Florida’s Fourth District Court of Appeals recently handed down its decision in Nucci v. Target Corp., a personal injury case wherein discovery of the plaintiff’s Facebook posts was disputed. In Nucci, the plaintiff filed a lawsuit against Target claiming that she suffered permanent injuries due to a slip and fall accident. During the course of discovery, Target requested copies or screenshots of all photographs that the plaintiff posted on Facebook for a period of two years before the accident through the present day. The plaintiff objected to this discovery request, arguing that it was overbroad, burdensome and that it violated the Right of Privacy contained in Art. I, §23 of the Florida Constitution. When the trial court overrued the plaintiff’s objection and ordered her to turn over the Facebook discovery to the Defendant, she appealed.
In upholding the trial court’s order compelling the plaintiff to turn over the Facebook photographs, the Fourth DCA relied on three rationales. First, it held that the plaintiff lacked sufficient grounds to be entitled to certiorari review as overbreadth of discovery alone does not constitute a basis for certiorari. Specifically, the Court held that the plaintiff did not show that there has been a “violation of clearly established principle of law resulting in a miscarriage of justice” which would have entitled her to such review. Second, the Fourth DCA noted that under Fla. R. Civ. P. 1.280 the parties are entitled to a broad scope of discovery and that pictures which individuals choose to put on Facebook and share with family and friends are highly relevant to a fact-finder in a personal injury case. As the jury is charged with the task of examining a plaintiff’s life before and after an accident and awarding damages, the Court noted, “If a photograph is worth a thousand words, there is no better portrayal of what an individual’s life was like than those photographs the individual has chosen to share through social medial before the occurrence of an accident causing injury,” and went to call the photographs “powerfully relevant.” Finally, in examining the plaintiff’s claims that these requests violated the Florida Constitution’s Right of Privacy, the Court noted that the privacy right must be balanced against the need for discovery in a personal injury case. Per the Fourth DCA, when a person chooses to post a picture on Facebook and share it with family and friends there is no real privacy expectation. Even if there is a minimal privacy right, the Court held, it is outweighed by the defendant’s legitimate interest in conducting before-and-after discovery.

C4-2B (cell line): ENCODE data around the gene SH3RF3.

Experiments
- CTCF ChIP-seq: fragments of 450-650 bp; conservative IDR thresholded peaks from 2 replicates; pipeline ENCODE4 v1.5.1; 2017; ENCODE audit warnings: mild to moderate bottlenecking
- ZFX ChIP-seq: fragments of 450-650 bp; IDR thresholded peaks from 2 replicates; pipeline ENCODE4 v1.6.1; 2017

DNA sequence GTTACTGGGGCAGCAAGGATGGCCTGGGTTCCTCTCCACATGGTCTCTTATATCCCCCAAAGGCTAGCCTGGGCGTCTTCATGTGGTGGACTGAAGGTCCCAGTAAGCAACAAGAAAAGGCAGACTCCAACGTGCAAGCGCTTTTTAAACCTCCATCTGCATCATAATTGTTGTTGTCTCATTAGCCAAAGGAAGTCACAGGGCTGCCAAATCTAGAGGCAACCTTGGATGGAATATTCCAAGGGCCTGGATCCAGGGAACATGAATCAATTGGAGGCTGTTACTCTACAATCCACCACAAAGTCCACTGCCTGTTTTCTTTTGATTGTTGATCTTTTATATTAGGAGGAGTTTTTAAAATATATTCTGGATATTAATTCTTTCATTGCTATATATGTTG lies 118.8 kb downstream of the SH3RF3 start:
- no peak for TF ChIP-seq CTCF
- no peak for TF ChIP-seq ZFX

Based on the above, it is highly advisable that if you suffer a personal injury or are the victim of medical malpractice, that you stop posting on Facebook. Social media has become a sort of free surveillance for insurance companies and big corporations such as Target who are being sued for personal injury. The courts have now made clear that social media posts can be discovered and used against you. Make not mistake – anything you post on Facebook can and will be used against you in a court of law.
Also of note from the Nucci opinion was the Defendant, in its initial discovery, requested all photographs taken by the Plaintiff with her cell phone camera for two years before the accident through the present day. The plaintiff did not choose to appeal the trial court’s ruling that these materials were discoverable. Keep in mind that if you have a personal injury claim not only will your Facebook posts be discovered, by your cellular phone pictures will too.
To learn more, please contact The Grife Law Firm toll-free at 855.998.0770 for a free consultation.